DADE CITY — Pasco County's share of federal Restore Act dollars is expected to trickle in over 15 years, but that didn't slow a debate this week over how to spend it.
Pasco is projected to get $12.7 million as a member of the 23-county Gulf Coast Consortium that is devising a state spending plan for the federal Resources and Ecosystems Sustainability, Tourist Opportunities and Revived Economies Act of 2012. The legislation created a federal trust fund to distribute the fines from BP stemming from the 2010 Deepwater Horizon oil spill in the Gulf of Mexico.
Pasco was required to send its recommended projects to the consortium by Dec. 2, and the contents and ranking of that list sparked substantial debate among county commissioners Tuesday.
The list varies from developing a county park on Ranch Road land now owned by the Florida Governmental Utility Authority to building artificial reefs and investing in substantial storm-water drainage improvements along the coast.
Commissioner Mike Wells Jr. wanted a greater emphasis on stormwater drainage and lamented that two of the three highest-ranked projects by the county's advisory committee were artificial reefs.
"That's the wrong message,'' said Wells. "We need to reprioritize this.''
Commissioner Ron Oakley agreed that flood prevention should be a higher priority, but that sentiment was doused by County Attorney Jeffrey Steinsnyder.
"This is not flood remediation money,'' he told the commission.
"Before you try to use the money for legitimate public purposes, I have no question about that, but this money has strings attached,'' Steinsnyder said. "You have to be careful how you reprioritize.''
Commissioner Kathryn Starkey questioned the Ranch Road park, particularly because it also would require paying down a $16 million FGUA debt for acquiring private utilities.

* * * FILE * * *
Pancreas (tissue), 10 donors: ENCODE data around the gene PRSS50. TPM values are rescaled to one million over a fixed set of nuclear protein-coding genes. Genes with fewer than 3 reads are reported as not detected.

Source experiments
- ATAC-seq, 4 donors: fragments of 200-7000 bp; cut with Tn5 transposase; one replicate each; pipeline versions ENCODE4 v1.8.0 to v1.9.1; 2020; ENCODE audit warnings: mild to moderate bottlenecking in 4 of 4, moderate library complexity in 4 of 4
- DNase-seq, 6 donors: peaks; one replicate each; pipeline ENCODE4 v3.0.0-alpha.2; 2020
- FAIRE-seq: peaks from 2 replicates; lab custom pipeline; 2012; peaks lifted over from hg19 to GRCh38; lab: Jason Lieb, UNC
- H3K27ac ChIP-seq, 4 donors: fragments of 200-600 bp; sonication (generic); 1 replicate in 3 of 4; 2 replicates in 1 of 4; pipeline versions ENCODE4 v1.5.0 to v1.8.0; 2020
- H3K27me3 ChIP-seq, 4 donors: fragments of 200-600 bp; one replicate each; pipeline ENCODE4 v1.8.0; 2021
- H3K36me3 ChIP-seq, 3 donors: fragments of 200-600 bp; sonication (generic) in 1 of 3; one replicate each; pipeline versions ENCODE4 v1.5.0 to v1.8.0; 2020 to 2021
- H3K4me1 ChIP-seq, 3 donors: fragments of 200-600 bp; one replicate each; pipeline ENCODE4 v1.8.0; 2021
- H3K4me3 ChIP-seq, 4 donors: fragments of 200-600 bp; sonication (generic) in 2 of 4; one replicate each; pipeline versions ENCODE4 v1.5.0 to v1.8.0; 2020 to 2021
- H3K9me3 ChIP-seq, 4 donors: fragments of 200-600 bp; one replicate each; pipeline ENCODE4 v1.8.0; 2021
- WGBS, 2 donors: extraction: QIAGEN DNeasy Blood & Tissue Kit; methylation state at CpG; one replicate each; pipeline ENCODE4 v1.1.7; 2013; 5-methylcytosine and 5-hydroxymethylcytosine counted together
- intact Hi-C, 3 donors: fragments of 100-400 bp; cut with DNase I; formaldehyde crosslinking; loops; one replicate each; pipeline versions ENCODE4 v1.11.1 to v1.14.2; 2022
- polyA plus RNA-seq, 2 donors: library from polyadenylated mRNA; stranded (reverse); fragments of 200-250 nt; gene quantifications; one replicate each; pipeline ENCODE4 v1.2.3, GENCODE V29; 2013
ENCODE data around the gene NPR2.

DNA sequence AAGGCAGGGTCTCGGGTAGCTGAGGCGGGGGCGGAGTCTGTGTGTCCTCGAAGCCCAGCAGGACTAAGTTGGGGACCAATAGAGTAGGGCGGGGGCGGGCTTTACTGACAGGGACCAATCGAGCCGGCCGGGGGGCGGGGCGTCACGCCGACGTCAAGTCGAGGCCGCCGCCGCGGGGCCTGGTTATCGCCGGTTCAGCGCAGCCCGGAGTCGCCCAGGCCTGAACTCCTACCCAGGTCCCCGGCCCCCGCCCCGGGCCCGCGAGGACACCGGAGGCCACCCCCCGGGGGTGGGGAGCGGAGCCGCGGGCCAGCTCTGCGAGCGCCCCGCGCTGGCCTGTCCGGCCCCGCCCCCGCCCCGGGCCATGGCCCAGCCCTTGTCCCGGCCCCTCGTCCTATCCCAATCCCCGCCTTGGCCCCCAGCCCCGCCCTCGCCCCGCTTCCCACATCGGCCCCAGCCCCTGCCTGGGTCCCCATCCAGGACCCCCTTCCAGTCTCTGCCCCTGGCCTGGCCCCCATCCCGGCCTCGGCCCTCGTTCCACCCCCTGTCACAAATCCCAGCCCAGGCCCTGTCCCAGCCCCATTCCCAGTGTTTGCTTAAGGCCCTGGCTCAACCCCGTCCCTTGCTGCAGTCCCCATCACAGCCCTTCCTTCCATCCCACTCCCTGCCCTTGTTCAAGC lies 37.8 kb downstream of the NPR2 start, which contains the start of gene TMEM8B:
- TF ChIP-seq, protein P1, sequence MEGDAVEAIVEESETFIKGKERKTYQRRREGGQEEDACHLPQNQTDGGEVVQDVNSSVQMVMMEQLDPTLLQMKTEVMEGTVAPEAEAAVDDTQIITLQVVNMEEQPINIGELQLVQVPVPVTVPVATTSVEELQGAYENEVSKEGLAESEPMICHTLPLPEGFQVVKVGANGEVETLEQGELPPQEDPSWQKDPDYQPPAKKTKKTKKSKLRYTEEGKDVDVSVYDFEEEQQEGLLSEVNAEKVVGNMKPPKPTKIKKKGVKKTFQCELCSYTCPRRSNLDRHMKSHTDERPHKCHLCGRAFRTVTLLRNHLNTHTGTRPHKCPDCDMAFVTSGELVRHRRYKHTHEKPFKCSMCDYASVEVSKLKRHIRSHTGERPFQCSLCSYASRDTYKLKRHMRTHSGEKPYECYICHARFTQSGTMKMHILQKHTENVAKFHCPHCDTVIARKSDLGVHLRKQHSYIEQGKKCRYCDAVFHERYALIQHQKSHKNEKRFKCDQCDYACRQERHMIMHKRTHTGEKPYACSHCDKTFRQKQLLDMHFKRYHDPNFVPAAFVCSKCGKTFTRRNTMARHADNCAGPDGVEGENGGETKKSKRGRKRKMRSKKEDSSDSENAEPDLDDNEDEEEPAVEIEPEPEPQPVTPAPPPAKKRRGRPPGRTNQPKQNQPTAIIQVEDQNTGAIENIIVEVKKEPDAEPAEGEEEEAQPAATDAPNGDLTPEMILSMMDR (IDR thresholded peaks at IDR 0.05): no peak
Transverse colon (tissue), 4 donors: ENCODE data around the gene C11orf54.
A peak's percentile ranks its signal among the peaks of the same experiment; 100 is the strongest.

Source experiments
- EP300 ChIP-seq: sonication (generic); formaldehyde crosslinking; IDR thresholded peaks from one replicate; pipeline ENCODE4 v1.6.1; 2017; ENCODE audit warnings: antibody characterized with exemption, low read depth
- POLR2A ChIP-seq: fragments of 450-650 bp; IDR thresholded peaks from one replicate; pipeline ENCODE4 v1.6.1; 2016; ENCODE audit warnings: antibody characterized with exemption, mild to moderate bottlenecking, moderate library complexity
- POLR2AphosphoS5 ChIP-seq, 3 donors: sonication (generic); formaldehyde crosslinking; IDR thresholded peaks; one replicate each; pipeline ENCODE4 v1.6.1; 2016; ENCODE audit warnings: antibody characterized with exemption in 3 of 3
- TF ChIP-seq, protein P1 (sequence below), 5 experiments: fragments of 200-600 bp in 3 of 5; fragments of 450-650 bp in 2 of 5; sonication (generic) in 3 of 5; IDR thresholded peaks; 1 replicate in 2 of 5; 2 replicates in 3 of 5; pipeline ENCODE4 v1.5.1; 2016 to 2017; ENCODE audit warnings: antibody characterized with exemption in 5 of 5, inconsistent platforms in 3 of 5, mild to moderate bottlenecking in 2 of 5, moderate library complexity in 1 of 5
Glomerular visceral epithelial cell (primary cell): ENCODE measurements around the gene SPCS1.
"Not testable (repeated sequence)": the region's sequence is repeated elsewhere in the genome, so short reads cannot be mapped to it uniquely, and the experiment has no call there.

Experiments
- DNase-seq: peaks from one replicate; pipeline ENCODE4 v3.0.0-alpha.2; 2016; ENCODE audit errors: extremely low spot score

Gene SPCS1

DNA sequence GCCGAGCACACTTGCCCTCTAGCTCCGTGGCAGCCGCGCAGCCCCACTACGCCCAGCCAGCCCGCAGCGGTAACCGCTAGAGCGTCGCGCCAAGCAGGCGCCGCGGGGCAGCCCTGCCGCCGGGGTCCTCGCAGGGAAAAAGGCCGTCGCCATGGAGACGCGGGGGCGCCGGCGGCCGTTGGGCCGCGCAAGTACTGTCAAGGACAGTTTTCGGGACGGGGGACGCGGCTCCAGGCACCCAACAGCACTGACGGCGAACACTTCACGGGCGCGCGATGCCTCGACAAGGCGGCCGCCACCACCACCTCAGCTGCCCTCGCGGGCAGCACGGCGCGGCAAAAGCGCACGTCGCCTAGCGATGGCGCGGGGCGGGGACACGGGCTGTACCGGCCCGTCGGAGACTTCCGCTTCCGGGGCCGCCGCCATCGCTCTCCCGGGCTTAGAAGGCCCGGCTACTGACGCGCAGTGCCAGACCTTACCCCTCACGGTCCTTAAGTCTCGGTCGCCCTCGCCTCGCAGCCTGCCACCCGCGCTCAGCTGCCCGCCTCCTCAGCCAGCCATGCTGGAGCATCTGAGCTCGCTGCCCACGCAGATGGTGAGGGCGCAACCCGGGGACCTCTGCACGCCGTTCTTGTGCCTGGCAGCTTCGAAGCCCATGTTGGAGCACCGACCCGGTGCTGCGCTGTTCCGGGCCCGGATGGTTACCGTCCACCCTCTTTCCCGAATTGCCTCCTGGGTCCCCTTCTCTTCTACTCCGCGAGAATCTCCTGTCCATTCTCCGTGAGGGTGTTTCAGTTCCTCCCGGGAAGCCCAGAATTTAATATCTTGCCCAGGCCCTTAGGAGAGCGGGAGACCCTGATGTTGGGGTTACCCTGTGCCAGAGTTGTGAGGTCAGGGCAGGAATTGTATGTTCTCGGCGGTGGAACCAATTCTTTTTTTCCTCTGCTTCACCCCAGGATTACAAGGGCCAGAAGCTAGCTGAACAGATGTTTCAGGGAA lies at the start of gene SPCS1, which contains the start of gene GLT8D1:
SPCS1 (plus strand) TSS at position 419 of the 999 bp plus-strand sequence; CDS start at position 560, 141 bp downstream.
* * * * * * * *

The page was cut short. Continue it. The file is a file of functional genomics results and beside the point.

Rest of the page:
"I don't see how putting in basketball courts is helping our environment,'' she said.
Mariano, a member of the county's Restore Act advisory committee, said locating the park and stormwater retention on the same site could be instrumental in getting state dollars as well.
Looking for additional money is one of the keys to completing the project list. As requested by the consortium, Pasco submitted $26.1 million worth of spending ideas — even though its share will be $12.7 million — with an eye toward leveraging financial help from other federal and state sources.
The county, for instance, already has applied for cooperative funding from the Southwest Florida Water Management District for three of the stormwater projects.
Eventually, the commission unanimously approved the list as proposed. The consortium and the governor's office both must approve the projects over the next 18 months. The payout is expected to take 15 years.
Curtis Franklin, the county's Restore Act coordinator, emphasized that the list should not be considered final.
"We're obviously going to have to have a lot more say in it,'' he told the commission. "Basically, it's our starting point.''
A major change on the project list from earlier versions is the downsizing of a so-called Coastal Environmental Research Network. Originally projected to cost $11 million, the project was cut to $2.1 million to cover renovations to the Pasco School District's Energy and Marine Center, developing an environmental academy and building a welcome center at Werner-Boyce Salt Springs State Park. The $9 million reduction eliminated the planned infrastructure to connect environmental centers all along the gulf coast.
"I'm disappointed it got chopped so low,'' Starkey said. "I think that project has economic opportunity for the county.''